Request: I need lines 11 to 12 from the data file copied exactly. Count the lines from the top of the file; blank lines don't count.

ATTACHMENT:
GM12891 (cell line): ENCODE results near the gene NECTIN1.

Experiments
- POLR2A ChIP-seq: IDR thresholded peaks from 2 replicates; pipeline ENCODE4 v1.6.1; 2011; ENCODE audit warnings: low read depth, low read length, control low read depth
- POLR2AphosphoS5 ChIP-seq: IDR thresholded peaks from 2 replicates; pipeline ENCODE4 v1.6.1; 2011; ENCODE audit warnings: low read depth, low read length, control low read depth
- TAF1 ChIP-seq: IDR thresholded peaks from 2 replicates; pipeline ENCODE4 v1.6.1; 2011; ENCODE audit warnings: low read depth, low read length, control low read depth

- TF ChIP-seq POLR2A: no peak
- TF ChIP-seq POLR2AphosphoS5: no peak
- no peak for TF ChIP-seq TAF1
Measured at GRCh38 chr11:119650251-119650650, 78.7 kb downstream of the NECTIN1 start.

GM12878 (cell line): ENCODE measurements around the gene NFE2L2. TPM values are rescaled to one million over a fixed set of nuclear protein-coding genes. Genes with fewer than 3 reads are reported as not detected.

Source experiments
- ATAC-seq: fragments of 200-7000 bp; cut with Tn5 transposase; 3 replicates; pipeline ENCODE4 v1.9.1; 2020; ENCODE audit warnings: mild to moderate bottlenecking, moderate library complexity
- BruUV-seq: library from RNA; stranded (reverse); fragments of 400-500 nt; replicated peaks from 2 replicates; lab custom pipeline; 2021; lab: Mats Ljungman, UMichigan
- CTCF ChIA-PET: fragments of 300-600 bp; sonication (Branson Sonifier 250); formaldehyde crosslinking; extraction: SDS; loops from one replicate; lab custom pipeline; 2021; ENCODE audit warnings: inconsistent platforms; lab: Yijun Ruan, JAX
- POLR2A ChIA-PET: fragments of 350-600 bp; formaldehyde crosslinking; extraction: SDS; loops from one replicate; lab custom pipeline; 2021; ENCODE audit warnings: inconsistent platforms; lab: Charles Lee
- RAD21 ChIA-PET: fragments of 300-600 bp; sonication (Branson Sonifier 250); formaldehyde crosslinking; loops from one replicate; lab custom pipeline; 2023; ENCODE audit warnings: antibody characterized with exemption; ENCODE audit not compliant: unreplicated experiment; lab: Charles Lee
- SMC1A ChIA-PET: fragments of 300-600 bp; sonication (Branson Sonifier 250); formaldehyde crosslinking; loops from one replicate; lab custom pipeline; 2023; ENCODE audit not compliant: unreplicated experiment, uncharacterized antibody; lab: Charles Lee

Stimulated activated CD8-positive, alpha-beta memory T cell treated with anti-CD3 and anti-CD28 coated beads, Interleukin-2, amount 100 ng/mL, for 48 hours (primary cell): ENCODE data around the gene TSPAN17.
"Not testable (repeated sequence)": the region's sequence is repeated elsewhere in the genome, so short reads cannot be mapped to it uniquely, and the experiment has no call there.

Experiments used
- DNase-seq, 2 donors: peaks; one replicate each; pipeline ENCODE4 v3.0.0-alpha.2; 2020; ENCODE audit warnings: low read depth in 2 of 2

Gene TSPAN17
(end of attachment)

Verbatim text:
Source experiments
- ATAC-seq: fragments of 200-7000 bp; cut with Tn5 transposase; 3 replicates; pipeline ENCODE4 v1.9.1; 2020; ENCODE audit warnings: mild to moderate bottlenecking, moderate library complexity